Ser Erryk Cargyll was already on Dragonstone with Princess Rhaenyra Targaryen when her father died in the book Fire and Blood, with the series having him present in the city and acting out a role similar to Ser Steffon Darklyn in the book by rebelling to support Rhaenyra and escaping King's Landing with Viserys' crown. In the book, Ser Erryk was already the sworn protector of Rhaenyra, not Aegon.
Grand Maester Orwyle is portrayed as at least more neutral in the book and at most as slightly combative in Rhaenyra's favour, compared to the series where he advocates her murder.
In the book, Alicent is less conflicted and sympathetic to Rhaenyra, arguing that the Princess will kill Alicent's children and they must move against her. Ser Criston also slams Rhaenyra and Daemon as likely creating a palace of depravity should the Princess take the throne and how the realm would be cursed if her bastard son Prince Jacaerys Velaryon took the throne after her.
The conflict between Alicent and Ser Otto over their past and how to proceed surrounding the succession is an invention for the series.
In the book, Aegon is not keen to steal the throne from Rhaenyra but is only convinced by Ser Criston who warned him that his half-sister would kill Alicent's children and Aegon's own.
In the book, the coronation also saw Alicent crown her daughter Helaena as the new Queen Consort of the Seven Kingdoms and bow to her.
The working relationship between Ser Otto Hightower and Mysaria is original for the series, as is Larys' attempts to kill the White Worm.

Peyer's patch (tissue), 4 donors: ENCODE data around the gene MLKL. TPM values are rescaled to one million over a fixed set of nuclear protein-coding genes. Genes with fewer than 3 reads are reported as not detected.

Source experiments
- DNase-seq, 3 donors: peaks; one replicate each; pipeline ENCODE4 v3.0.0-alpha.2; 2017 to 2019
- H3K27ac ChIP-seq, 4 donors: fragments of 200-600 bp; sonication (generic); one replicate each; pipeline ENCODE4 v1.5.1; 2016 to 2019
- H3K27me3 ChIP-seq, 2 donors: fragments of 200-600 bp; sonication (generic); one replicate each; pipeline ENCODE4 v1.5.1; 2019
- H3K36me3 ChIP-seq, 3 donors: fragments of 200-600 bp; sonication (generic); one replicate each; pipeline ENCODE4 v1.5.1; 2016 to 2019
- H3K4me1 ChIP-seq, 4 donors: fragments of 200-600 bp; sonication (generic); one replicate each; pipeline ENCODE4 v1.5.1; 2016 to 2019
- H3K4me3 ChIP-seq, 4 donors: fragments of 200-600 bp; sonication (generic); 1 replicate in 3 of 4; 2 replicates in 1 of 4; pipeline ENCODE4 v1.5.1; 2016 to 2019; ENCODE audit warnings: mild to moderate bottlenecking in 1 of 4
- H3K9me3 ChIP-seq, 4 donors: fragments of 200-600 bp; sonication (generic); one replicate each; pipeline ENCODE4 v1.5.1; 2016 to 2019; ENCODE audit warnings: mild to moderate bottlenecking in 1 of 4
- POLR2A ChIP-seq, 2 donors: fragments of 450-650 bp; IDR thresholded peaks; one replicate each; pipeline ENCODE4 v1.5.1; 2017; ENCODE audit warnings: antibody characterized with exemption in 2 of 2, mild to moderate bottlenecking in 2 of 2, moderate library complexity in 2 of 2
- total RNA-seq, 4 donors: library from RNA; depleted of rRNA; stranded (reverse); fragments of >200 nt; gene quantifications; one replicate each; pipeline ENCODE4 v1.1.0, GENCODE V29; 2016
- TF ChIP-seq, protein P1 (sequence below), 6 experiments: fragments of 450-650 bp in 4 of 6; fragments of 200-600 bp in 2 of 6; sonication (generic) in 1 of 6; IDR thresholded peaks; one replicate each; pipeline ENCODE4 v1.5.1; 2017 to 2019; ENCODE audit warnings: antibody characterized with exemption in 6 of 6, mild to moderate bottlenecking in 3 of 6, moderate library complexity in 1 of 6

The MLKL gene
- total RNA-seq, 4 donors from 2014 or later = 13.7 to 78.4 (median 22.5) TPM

The series confirms rumours in the book that Aegon had fathered a number of bastards, with the show even highlighting one small child. Whether these children will amount to further importance in the show remains to be seen.
House of the Dragon has only introduced us to two of Aegon and Helaena's children so far but in the book they have three: Jaehaerys, Jaehaera, and Maelor.
Episode 10 - The Black Queen
There were a number of changes when adapting Fire and Blood into House of the Dragon episode 10, The Black Queen.
In Fire and Blood, Daemon is definitely the figure encouraging conflict while Rhaenyra seeks a diplomatic solution but the book never shows Daemon physically abusing Rhaenyra in their arguing.
As the addition of Aegon’s prophecy is original to the series, the conversations surrounding this between Rhaenyra and Daemon are new for the series.
In the book, Ser Otto Hightower does not visit Dragonstone with terms and no page is given to Rhaenyra from Alicent. Grand Maester Orwyle travels to Dragonstone with terms before having his chain removed and it is given to Maester Gerardys. It is in this scene in the book that Rhaenyra outrightly rejects Orwyle's terms and gives a message to him for Aegon saying she will take her half-brother's crown or his head.
In the series, Rhaenyra is even more concerned with avoiding war than in the book but is continuously pushed into conflict here.
The series depicts Rhaenys as being the one to convince Lord Corlys Velaryon into joining the cause of Rhaenyra which is not shown in the book.
In the book, Prince Aemond Targaryen wilfully kills Prince Lucerys Velaryon when he pursues him on Vhagar but the series depicts Vhagar as killing Lucerys independently and Aemond is horrified about what happened.
In the book, it is Ser Steffon Darklyn who delivers the crown to Rhaenyra on Dragonstone and not Ser Erryk Cargyll. Ser Erryk was already acting as Rhaenyra’s personal protector on Dragonstone.